The following story may be worth telling, originally posted on Vision Times :

Long ago, a girl named Marina got married and went to live with her husband and mother-in-law. After a short while, she found that she absolutely could not get along with her mother-in-law. Their personalities were entirely different and Marina could not stand her mother-in-law's habit of nagging her. As days went by, their relationship worsened. Marina's husband was caught in the middle and felt very miserable. Eventually, Marina could no longer stand her mother-in-law's extreme attitude and went to find her father's friend, Mr. Wong, who sold Chinese herbal medicines. She told him about her situation and asked him for some poison in order to take care of her problem for good. Mr. Wong pondered for a moment and said, "Marina, I can help you solve the problem, but you have to listen to me and do exactly what I say", Marina agreed.

Mr. Wong took out a packet of herbs and handed it to Marina. He told her, "Marina... listen. You cannot get rid of your mother-in-law quickly by poison. If you do, others will suspect you. The herbs that I chose will take effect slowly. The toxin will gradually develop in the body. It is best that you prepare meat and fish for her every day, and put a small amount of the poison in the dishes. In addition, in order to keep others from suspecting you when she dies, you must act respectfully towards her and obey her. Neither can you quarrel with her." Marina promised to do as he instructed and, after thanking Mr. Wong, she rushed home to implement her plan to murder her mother-in-law.

Every day, she cooked special dishes for her mother-in-law. She remembered Mr. Wong's words. To avoid suspicion, she tried her best to control her temper and obeyed her mother-in- law. Gradually, Marina found that she did not get angry as easily as before, and she no longer had disputes with her mother-in-law. Her mother-in-law's attitude toward Marina also changed, and she loved Marina like her own daughter. She started singing her praises to her neighbours, relatives, and friends, and said Marina was the best daughter-in-law in the world. Seeing that his mother and wife could live in harmony, Marina's husband was very happy.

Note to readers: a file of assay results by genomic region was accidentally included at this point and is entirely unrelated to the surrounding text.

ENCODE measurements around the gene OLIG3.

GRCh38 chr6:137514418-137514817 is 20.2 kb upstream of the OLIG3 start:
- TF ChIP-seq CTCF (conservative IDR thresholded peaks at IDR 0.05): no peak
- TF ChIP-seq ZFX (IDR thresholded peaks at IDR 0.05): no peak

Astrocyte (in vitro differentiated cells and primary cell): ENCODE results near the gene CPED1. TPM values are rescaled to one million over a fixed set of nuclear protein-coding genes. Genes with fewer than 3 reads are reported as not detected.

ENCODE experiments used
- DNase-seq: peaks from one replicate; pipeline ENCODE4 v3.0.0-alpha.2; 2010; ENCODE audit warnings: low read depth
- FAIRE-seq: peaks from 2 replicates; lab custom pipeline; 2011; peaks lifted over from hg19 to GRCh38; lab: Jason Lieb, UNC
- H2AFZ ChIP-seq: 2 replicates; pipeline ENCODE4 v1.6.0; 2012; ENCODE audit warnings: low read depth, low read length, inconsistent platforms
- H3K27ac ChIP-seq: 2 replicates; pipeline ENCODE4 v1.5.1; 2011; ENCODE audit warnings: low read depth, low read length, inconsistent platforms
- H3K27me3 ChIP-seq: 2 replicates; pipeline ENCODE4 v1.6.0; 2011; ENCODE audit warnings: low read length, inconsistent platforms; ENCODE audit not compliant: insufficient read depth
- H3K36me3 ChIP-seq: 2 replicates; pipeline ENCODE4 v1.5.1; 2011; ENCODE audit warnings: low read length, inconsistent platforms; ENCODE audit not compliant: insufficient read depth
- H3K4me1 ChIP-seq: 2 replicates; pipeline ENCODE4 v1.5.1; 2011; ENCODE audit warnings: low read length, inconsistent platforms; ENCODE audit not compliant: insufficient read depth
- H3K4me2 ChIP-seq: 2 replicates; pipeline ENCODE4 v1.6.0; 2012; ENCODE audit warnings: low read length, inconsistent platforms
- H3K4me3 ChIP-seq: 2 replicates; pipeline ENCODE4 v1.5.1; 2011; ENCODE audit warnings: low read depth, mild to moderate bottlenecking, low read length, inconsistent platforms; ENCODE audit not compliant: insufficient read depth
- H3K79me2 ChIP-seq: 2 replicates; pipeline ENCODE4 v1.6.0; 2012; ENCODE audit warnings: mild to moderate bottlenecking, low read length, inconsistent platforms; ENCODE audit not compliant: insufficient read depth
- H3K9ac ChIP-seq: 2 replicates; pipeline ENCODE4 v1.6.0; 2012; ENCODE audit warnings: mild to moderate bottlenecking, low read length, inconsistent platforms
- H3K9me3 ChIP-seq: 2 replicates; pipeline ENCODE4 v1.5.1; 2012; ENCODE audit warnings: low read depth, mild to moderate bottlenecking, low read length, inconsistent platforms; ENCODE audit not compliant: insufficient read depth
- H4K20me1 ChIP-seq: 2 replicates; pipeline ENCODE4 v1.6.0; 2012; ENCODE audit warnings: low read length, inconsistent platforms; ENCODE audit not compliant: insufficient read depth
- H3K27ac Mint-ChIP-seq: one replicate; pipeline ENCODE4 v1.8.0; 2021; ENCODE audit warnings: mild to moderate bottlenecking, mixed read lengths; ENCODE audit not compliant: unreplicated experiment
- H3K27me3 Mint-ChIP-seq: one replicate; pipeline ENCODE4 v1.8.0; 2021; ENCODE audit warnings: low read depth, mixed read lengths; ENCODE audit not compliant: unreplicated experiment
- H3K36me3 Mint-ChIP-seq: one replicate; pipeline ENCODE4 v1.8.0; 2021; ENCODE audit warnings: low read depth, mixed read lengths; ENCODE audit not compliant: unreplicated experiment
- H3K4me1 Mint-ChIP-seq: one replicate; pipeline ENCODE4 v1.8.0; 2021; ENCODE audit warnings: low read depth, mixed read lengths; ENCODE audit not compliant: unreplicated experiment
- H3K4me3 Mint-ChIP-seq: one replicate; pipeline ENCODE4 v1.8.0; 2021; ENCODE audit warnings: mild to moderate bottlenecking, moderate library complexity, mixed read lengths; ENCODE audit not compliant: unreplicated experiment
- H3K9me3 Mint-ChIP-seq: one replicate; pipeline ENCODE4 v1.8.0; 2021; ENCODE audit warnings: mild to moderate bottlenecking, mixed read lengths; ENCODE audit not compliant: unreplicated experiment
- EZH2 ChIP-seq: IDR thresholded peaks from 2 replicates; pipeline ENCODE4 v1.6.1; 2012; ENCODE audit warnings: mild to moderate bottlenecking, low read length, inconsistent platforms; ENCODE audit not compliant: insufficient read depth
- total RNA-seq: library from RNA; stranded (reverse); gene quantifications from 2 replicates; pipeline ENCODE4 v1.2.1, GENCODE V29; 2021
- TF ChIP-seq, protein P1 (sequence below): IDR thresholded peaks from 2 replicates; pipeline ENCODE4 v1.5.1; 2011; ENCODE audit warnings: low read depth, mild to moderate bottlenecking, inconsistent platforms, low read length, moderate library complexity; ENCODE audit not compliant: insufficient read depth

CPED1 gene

One day, Marina went to get help from Mr. Wong again. She said: "Mr. Wong, please, please help me stop the poison. I do not want it to kill my mother-in-law. She has become a good woman and I love her like my own mother. I do not want her to die because of the poison." Mr. Wong nodded and smiled: "You can rest assured, Marina. I never gave you any poison. Those herbs are to nourish the body and will only improve your mother-in-law's health. The only poison was in your heart and your attitude toward her. It is fortunate that your hatred has been washed away by your love for her."

This story is a great reminder that, in this world, resentment cannot be eliminated by poison. Only love, as Jesus said, can wash away the grievances in our heart, allowing us to live in harmony with others. There is unlimited possibility if we are willing to change, and the beautiful result will eventually come back to bless our own life.

(P) Amen.

God Bless You!

Content Options

Top of Page

More Homilies this Month

Use the Prev or Next buttons to read or listen to the other homilies of the month.

© 2013-2019 FatherValan.org. All rights reserved. Powered by Wise Noble Limited.